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NEW YORK (Thomson Reuters Regulatory Intelligence) - The recent trial of Mexican drug lord Joaquin "El Chapo" Guzman has reignited U.S. law enforcement officials' concerns about the use of prepaid cards to launder proceeds of crime.
NEW YORK(Thomson Reuters Regulatory Intelligence) - The continuing U.S. government partial shutdown has forced the U.S. Treasury Department to implement a "lapse in appropriations contingency plan," which curtails the activities of Treasury's anti-money laundering unit, according to an official document.
WASHINGTON/NEW YORK(Thomson Reuters Regulatory Intelligence) - The U.S. Treasury Department's anti-money laundering unit and the federal banking regulators issued a joint statement on Dec.3 to encourage banks and credit unions to consider "innovative approaches," including new technology such as artificial intelligence, to enhance their AML compliance programs. The protection provided by the document may not be enough to convince financial institutions to invest, however, sources say.
NEW YORK (Thomson Reuters Regulatory Intelligence) - The U.S. Congress should mandate the collection of information about the true owners of corporations, law enforcement should share more information with banks to help spot criminals and artificial intelligence should be considered as a means to lower bank anti-laundering costs, members of the Senate Banking Committee urged last week.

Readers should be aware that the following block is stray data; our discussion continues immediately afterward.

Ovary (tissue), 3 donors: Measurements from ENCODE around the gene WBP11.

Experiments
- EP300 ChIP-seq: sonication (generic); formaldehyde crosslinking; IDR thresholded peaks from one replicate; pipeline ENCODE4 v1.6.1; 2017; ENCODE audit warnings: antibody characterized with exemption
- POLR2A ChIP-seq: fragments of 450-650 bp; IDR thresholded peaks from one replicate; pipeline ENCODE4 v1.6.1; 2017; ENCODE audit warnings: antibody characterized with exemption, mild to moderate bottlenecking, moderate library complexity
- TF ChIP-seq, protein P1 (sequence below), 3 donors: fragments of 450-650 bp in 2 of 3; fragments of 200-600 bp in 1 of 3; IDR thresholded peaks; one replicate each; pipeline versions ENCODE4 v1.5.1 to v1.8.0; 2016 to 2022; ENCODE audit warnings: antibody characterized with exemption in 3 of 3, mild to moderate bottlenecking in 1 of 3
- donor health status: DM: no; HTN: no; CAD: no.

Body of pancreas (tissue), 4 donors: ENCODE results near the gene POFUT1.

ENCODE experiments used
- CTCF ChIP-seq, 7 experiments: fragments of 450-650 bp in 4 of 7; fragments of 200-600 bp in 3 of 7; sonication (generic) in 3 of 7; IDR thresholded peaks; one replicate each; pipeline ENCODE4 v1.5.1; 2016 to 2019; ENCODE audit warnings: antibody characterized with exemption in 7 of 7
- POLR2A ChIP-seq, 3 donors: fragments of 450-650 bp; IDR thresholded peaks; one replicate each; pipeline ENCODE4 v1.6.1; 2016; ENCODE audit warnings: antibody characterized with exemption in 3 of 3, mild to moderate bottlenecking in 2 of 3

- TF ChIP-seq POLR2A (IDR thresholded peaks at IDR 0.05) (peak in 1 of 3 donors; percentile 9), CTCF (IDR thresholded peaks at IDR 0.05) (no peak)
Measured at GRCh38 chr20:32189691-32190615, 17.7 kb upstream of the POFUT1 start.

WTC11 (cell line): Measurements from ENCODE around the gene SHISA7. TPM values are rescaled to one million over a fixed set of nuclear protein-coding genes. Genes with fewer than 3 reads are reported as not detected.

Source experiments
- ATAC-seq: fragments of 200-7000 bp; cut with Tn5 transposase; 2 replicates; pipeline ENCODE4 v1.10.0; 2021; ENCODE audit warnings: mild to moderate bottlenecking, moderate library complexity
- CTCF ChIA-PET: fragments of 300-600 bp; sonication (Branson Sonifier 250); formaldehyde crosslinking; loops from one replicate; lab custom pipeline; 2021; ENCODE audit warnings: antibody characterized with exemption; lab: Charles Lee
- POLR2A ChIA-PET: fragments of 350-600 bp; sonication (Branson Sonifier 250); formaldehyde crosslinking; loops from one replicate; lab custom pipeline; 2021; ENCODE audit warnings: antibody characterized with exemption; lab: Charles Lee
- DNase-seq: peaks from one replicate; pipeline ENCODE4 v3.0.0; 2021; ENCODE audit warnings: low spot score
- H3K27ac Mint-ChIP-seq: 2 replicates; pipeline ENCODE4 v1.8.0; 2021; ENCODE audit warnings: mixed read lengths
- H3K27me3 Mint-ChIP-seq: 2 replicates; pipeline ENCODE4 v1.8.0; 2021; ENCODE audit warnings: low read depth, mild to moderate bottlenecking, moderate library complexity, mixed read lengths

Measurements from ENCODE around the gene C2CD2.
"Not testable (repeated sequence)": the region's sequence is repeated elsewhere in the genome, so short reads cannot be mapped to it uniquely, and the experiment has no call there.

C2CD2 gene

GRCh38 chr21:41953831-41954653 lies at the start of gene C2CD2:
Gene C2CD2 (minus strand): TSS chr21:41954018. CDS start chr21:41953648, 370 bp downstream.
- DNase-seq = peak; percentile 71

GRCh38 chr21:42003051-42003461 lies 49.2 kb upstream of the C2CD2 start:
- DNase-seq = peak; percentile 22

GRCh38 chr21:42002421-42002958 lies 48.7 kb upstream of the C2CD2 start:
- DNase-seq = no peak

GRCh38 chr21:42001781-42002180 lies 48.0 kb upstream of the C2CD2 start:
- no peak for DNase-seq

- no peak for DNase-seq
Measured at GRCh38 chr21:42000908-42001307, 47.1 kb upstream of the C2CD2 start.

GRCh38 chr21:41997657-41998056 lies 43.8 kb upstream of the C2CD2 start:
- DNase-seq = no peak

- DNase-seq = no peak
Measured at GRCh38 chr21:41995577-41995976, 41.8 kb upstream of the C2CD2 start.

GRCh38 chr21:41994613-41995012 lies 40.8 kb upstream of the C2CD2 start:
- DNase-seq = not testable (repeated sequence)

NEW YORK (Thomson Reuters Regulatory Intelligence) - As banks prepare for compliance with the U.S. Treasury Department's new Customer Due Diligence rule and its tricky beneficial ownership component, some compliance units are planning early implementation and making contingency plans for handling any problems as the new measures go live, bankers say. But banks still may not be doing enough to prepare, even as the amount of money being spent and number of Know Your Customer specialists spikes at large institutions.
NEW YORK (Thomson Reuters Regulatory Intelligence) - The U.S. Treasury Department last week moved to sever a Chinese bank from the global financial system over concerns it was a conduit for illicit North Korean financial activity. The move signaled the United States is no longer willing to tolerate the actions of Chinese entities that support Pyongyang and plans to mete out punishment in the form of financial sanctions to alter behavior, experts said.
A former executive of MoneyGram International
Inc agreed to pay $250,000 and to be barred from a
similar job for three years in settling a case that has been
closely watched by the Wall Street compliance community as a
test of a U.S. government push to punish individuals for
NEW YORK (Thomson Reuters Regulatory Intelligence) - It began as a joke shared among law enforcement officials gathered in a Long Island airport hangar in January awaiting the extradition flight of Mexican drug kingpin Joaquin "El Chapo" Guzman: "Why is Mexico finally extraditing El Chapo now on the eve of then President-elect Donald Trump's swearing-in ceremony? To pay for Trump's wall!"
WASHINGTON/ST LOUIS U.S. banks should not cut ties with foreign clients over money- laundering worries unless officials have concrete cause for concern, a leading U.S. regulator is telling staff and lenders.